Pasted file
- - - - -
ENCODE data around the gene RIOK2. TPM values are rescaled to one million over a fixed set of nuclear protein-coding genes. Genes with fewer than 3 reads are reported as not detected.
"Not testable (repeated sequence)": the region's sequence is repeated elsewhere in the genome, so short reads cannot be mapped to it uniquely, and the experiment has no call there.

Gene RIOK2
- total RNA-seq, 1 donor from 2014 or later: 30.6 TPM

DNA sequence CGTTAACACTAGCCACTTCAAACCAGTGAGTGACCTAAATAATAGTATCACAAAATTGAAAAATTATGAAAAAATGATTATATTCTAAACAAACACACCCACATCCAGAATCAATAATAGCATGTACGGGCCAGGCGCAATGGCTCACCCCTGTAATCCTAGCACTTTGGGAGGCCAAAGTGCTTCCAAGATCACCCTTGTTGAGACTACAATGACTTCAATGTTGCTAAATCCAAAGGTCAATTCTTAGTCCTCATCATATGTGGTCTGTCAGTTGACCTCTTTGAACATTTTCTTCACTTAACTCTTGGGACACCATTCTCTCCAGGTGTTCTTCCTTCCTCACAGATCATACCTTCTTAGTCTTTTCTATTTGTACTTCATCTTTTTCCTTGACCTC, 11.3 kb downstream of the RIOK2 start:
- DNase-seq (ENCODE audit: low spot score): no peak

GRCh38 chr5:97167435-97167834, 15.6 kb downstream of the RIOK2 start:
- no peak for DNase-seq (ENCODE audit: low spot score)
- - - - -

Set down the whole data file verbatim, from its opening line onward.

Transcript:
ENCODE data around the gene RIOK2. TPM values are rescaled to one million over a fixed set of nuclear protein-coding genes. Genes with fewer than 3 reads are reported as not detected.
"Not testable (repeated sequence)": the region's sequence is repeated elsewhere in the genome, so short reads cannot be mapped to it uniquely, and the experiment has no call there.

Gene RIOK2
- total RNA-seq, 1 donor from 2014 or later: 30.6 TPM

DNA sequence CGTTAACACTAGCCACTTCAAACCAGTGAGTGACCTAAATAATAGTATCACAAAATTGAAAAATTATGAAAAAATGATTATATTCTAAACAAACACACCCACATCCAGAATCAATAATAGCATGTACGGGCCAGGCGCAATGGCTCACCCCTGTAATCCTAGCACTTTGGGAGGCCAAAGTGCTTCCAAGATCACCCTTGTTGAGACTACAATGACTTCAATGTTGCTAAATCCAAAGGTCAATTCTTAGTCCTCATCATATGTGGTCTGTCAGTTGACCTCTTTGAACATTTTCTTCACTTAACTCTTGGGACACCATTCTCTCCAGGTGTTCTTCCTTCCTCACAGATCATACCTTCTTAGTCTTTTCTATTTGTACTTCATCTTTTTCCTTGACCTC, 11.3 kb downstream of the RIOK2 start:
- DNase-seq (ENCODE audit: low spot score): no peak

GRCh38 chr5:97167435-97167834, 15.6 kb downstream of the RIOK2 start:
- no peak for DNase-seq (ENCODE audit: low spot score)